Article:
Acad­emy blushes again

Kevin Hart’s hasty exit as host adds to the mo­tion pic­ture group’s woes, in­clud­ing a cat­e­gory stum­ble

Los Angeles Times - - FRONT PAGE - By Josh Rot­ten­berg

On Tues­day af­ter­noon, the Acad­emy of Mo­tion Pic­ture Arts and Sci­ences brought to­gether mem­bers of the press and a hand­ful of film in­dus­try power play­ers for a lun­cheon to cel­e­brate a happy oc­ca­sion: the un­veil­ing of the ex­hi­bi­tions that its long-awaited mu­seum will fea­ture when it opens late next year.

“It’s a dream come true, the Acad­emy Mu­seum,” acad­emy Chief Ex­ec­u­tive Dawn Hud­son said with a smile as the crowd tucked into plates of branzino and roasted pota­toes on the pent­house f loor of the Petersen Au­to­mo­tive Mu­seum, across the street from the fu­ture Acad­emy Mu­seum of Mo­tion Pic­tures. “So join me in a sigh of re­lief.”

That sense of re­lief wouldn’t last long.

Later on Tues­day, co­me­dian Kevin Hart an­nounced that he would be host­ing the 2019 Os­cars — and within 48 hours, that an­nounce­ment had ex­ploded in the acad­emy’s face as Hart drew wide­spread crit­i­cism for a num­ber of old tweets and jokes that ex­pressed ho­mo­pho­bic sen­ti­ments.

Af­ter delet­ing a num­ber of of­fen­sive tweets, Hart at first pushed back against the rapidly grow­ing out­cry, defiantly vow­ing on his In­sta­gram ac­count that he was “not go­ing to let the crazi­ness frus­trate me or anger me.”

But for an acad­emy that has worked hard in re­cent years to di­ver­sify its ranks and last year adopted a new code of eth­i­cal con­duct for its mem­bers, be­ing as­soci-

ated with such ex­pres­sions of in­tol­er­ance was clearly un­ten­able. The acad­emy urged Hart to is­sue an apol­ogy. He ini­tially de­clined, ex­plain­ing in an In­sta­gram video, “I’ve ad­dressed this sev­eral times.” But by late Thurs­day he had stepped down from the host­ing gig that he had re­garded as a life­long dream.

“I do not want to be a dis­trac­tion on a night that should be cel­e­brated by so many amaz­ing tal­ented artists,” Hart wrote on Twit­ter. “I sin­cerely apol­o­gize to the LGBTQ com­mu­nity for my in­sen­si­tive words from my past.”

For Hart, who has starred in box of­fice hits such as “Ju­manji: Wel­come to the Jun­gle” and “Cen­tral In­tel­li­gence,” the episode is cer­tain to carry its own st­ing. But for the acad­emy, it high­lights the in­creas­ing chal­lenge, in this age of in­tense so­cial me­dia scru­tiny and in­stant vi­ral con­tro­ver­sies, of finding a host who has a com­pletely un­blem­ished pub­lic record.

“While now it seems rea­son­able and ap­pro­pri­ate to ‘vet’ the host, I don’t think that was ever a con­sid­er­a­tion in the past,” said pro­ducer and for­mer stu­dio ex­ec­u­tive Bill Me­chanic, who pro­duced the Os­cars tele­cast with Adam Shankman in 2010. “I know it wasn’t the year I pro­duced. Cer­tainly things have changed, and af­ter this year it will have to be done.”

Ac­cord­ing to a per­son fa­mil­iar with the process but not au­tho­rized to speak pub­licly, Hart had been on a list of po­ten­tial hosts that ABC, which airs the Os­cars, had ap­proved, but se­lect­ing him was ul­ti­mately the acad­emy’s de­ci­sion. Two other stars ahead of Hart on the list, in­clud­ing Dwayne Johnson, were in­ter­ested but not avail­able due to movie pro­duc­tion com­mit­ments. Hart was will­ing and avail­able.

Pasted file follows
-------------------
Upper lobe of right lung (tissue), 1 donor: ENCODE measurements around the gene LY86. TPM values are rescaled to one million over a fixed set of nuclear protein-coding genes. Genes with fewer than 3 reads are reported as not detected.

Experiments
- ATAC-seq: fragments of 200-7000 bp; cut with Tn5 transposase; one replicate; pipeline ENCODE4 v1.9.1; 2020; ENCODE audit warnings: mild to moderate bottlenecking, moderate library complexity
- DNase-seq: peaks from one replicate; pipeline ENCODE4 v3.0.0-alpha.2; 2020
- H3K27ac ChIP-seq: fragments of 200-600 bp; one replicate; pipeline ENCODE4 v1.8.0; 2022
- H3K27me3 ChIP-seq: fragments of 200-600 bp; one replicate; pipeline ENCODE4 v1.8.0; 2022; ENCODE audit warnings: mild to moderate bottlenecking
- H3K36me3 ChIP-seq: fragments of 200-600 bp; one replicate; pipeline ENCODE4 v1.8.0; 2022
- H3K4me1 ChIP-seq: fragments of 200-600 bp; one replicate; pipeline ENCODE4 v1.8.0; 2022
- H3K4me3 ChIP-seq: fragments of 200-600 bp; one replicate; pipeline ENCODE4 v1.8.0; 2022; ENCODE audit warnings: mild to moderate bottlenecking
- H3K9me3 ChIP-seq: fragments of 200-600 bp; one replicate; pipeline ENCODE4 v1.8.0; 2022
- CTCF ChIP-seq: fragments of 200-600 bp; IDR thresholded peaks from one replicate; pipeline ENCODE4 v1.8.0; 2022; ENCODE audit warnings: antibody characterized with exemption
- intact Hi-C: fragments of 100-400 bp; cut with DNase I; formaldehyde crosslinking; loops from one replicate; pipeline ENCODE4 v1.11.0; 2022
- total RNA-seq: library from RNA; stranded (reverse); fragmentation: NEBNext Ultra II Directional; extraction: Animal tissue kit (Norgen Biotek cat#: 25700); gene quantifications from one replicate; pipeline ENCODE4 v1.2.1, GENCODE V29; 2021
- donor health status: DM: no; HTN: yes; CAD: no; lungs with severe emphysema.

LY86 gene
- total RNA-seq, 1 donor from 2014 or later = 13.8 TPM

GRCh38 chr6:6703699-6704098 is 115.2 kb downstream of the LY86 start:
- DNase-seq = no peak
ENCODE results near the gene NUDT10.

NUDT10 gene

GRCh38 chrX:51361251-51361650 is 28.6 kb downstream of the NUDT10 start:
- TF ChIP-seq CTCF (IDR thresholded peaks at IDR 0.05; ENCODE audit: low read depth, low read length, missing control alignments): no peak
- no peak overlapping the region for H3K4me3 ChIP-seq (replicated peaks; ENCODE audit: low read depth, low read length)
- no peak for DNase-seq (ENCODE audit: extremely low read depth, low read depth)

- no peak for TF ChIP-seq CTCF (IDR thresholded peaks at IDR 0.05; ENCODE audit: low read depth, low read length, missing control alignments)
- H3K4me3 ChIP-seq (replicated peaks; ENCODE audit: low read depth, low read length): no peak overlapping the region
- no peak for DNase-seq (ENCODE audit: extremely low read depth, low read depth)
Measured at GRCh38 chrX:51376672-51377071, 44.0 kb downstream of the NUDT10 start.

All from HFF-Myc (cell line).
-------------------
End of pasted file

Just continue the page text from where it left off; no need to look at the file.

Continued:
Jimmy Kim­mel, who hosted the past two years, did not want to do it again, ac­cord­ing to this source, in part be­cause he was told the acad­emy did not think the ev­ery­man-type com­edy he did on the show — in­clud­ing sur­pris­ing peo­ple at a nearby movie the­ater by show­ing up with Gal Gadot, Mark Hamill and other stars and hand­ing out snacks — was pres­ti­gious enough for the broad­cast.

The acad­emy did not re­spond to a re­quest for com­ment.

The Hart flap caps a tu­mul­tuous pe­riod for the acad­emy in which the group — al­ready try­ing to re­cover from the #Os­carsSoWhite firestorm and the bun­gled an­nounce­ment at the 2017 tele­cast of the wrong best pic­ture win­ner — has weath­ered one cri­sis af­ter an­other.

In March, shortly af­ter the acad­emy ejected disgraced film mogul Har­vey We­in­stein from its ranks, the group’s new pres­i­dent, John Bai­ley, was him­self in­ves­ti­gated for sex­ual ha­rass­ment al­le­ga­tions, of which he was ul­ti­mately cleared. In Septem­ber, the acad­emy said it was shelv­ing a pro­posed new Os­car for out­stand­ing achieve­ment in pop­u­lar film less than a month af­ter it was an­nounced, fol­low­ing wide­spread crit­i­cism that it rep­re­sented a bla­tant act of pan­der­ing. And just this week, the acad­emy re­vealed that it was once again push­ing back open­ing its lon­gover­due mu­seum, which has been be­set by delays and cost over­runs, to late 2019.

Be­yond these headaches, the acad­emy faces a deeper ex­is­ten­tial dilemma. Rat­ings for the all-im­por­tant Os­cars tele­cast, from which the group draws the bulk of its revenue — $122.9 mil­lion for fis­cal year 2016-17, ac­cord­ing to the group’s most re­cent an­nual re­port — have been steadily de­clin­ing. March’s tele­cast reached an all-time low au­di­ence of 26.5 mil­lion view­ers.